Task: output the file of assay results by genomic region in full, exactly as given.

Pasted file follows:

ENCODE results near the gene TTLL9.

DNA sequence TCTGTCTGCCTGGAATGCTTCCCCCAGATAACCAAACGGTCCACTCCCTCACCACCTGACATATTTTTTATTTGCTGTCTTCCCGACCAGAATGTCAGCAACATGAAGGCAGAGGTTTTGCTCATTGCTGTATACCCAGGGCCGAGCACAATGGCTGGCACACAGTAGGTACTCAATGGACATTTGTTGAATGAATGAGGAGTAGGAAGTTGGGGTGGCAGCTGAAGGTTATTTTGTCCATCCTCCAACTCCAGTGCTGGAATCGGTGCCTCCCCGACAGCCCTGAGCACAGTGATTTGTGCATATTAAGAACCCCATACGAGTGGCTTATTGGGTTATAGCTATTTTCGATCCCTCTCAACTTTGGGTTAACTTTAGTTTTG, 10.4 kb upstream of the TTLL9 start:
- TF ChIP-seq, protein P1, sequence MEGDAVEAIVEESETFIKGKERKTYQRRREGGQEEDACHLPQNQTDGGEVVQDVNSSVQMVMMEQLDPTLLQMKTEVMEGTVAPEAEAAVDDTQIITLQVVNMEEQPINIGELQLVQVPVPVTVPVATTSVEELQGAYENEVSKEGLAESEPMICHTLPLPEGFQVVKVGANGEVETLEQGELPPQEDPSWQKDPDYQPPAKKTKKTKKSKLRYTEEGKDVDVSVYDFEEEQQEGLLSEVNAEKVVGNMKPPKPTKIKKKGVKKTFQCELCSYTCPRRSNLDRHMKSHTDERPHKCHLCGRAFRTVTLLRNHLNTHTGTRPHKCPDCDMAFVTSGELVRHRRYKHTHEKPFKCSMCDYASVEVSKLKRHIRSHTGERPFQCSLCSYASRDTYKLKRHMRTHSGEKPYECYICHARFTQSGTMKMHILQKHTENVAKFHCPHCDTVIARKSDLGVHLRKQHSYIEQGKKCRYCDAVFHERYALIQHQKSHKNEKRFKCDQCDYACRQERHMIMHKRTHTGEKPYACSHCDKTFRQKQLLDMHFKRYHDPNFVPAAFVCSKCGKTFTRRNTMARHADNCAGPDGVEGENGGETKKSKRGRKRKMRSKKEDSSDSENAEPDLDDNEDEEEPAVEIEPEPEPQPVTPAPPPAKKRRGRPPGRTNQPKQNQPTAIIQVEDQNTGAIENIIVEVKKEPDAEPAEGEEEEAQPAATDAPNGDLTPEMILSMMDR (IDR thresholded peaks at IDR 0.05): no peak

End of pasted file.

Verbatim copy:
ENCODE results near the gene TTLL9.

DNA sequence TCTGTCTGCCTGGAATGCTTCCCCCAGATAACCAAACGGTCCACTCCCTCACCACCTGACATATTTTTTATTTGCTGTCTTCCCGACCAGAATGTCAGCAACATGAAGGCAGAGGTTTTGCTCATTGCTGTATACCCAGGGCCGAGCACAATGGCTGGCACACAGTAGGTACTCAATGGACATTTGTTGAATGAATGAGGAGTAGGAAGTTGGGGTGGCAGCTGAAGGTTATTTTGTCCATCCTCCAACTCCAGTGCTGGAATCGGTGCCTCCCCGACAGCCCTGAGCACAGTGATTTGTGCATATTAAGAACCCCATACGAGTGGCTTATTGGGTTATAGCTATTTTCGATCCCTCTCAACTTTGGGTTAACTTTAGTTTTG, 10.4 kb upstream of the TTLL9 start:
- TF ChIP-seq, protein P1, sequence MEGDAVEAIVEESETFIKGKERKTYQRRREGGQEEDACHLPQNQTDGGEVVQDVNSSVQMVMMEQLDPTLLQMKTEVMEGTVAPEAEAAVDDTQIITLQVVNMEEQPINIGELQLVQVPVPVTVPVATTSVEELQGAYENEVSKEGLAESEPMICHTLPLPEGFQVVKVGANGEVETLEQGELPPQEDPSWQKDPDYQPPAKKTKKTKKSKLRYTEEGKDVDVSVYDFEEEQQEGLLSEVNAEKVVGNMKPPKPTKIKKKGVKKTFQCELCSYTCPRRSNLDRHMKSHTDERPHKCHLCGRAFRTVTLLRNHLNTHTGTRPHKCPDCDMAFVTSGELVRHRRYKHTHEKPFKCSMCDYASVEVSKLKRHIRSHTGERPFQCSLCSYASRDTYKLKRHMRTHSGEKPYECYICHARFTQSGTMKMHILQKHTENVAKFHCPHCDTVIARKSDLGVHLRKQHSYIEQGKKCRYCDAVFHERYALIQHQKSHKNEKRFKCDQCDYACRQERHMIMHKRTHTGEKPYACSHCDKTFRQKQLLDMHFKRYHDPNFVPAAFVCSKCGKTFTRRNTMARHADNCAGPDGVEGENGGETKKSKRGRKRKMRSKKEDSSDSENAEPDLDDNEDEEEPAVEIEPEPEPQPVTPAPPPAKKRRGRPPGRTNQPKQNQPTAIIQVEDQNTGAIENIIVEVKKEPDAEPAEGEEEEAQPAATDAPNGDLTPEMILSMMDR (IDR thresholded peaks at IDR 0.05): no peak